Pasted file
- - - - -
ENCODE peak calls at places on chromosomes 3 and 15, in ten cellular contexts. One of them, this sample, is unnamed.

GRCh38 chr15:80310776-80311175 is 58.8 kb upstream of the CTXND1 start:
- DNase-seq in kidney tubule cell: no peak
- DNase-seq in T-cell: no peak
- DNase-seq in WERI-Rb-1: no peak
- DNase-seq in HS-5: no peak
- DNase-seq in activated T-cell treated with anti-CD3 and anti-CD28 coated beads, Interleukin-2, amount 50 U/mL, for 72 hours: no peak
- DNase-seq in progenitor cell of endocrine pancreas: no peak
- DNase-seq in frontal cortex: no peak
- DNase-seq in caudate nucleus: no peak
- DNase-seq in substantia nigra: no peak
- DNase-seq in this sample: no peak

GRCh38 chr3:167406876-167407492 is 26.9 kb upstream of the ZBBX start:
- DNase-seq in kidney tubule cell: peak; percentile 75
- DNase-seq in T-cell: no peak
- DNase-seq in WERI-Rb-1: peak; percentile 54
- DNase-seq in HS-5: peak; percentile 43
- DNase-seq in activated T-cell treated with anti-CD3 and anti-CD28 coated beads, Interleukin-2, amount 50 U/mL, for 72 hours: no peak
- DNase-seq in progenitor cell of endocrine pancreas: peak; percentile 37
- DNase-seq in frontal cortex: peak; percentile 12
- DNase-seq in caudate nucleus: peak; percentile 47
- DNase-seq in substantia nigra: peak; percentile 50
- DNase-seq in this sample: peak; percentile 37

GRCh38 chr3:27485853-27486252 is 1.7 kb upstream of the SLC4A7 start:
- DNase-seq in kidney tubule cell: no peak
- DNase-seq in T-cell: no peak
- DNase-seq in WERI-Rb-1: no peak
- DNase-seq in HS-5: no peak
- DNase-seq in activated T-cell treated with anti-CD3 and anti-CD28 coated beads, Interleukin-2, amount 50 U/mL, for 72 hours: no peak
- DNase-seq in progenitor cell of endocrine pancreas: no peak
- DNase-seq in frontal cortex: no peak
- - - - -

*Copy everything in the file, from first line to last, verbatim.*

ENCODE peak calls at places on chromosomes 3 and 15, in ten cellular contexts. One of them, this sample, is unnamed.

GRCh38 chr15:80310776-80311175 is 58.8 kb upstream of the CTXND1 start:
- DNase-seq in kidney tubule cell: no peak
- DNase-seq in T-cell: no peak
- DNase-seq in WERI-Rb-1: no peak
- DNase-seq in HS-5: no peak
- DNase-seq in activated T-cell treated with anti-CD3 and anti-CD28 coated beads, Interleukin-2, amount 50 U/mL, for 72 hours: no peak
- DNase-seq in progenitor cell of endocrine pancreas: no peak
- DNase-seq in frontal cortex: no peak
- DNase-seq in caudate nucleus: no peak
- DNase-seq in substantia nigra: no peak
- DNase-seq in this sample: no peak

GRCh38 chr3:167406876-167407492 is 26.9 kb upstream of the ZBBX start:
- DNase-seq in kidney tubule cell: peak; percentile 75
- DNase-seq in T-cell: no peak
- DNase-seq in WERI-Rb-1: peak; percentile 54
- DNase-seq in HS-5: peak; percentile 43
- DNase-seq in activated T-cell treated with anti-CD3 and anti-CD28 coated beads, Interleukin-2, amount 50 U/mL, for 72 hours: no peak
- DNase-seq in progenitor cell of endocrine pancreas: peak; percentile 37
- DNase-seq in frontal cortex: peak; percentile 12
- DNase-seq in caudate nucleus: peak; percentile 47
- DNase-seq in substantia nigra: peak; percentile 50
- DNase-seq in this sample: peak; percentile 37

GRCh38 chr3:27485853-27486252 is 1.7 kb upstream of the SLC4A7 start:
- DNase-seq in kidney tubule cell: no peak
- DNase-seq in T-cell: no peak
- DNase-seq in WERI-Rb-1: no peak
- DNase-seq in HS-5: no peak
- DNase-seq in activated T-cell treated with anti-CD3 and anti-CD28 coated beads, Interleukin-2, amount 50 U/mL, for 72 hours: no peak
- DNase-seq in progenitor cell of endocrine pancreas: no peak
- DNase-seq in frontal cortex: no peak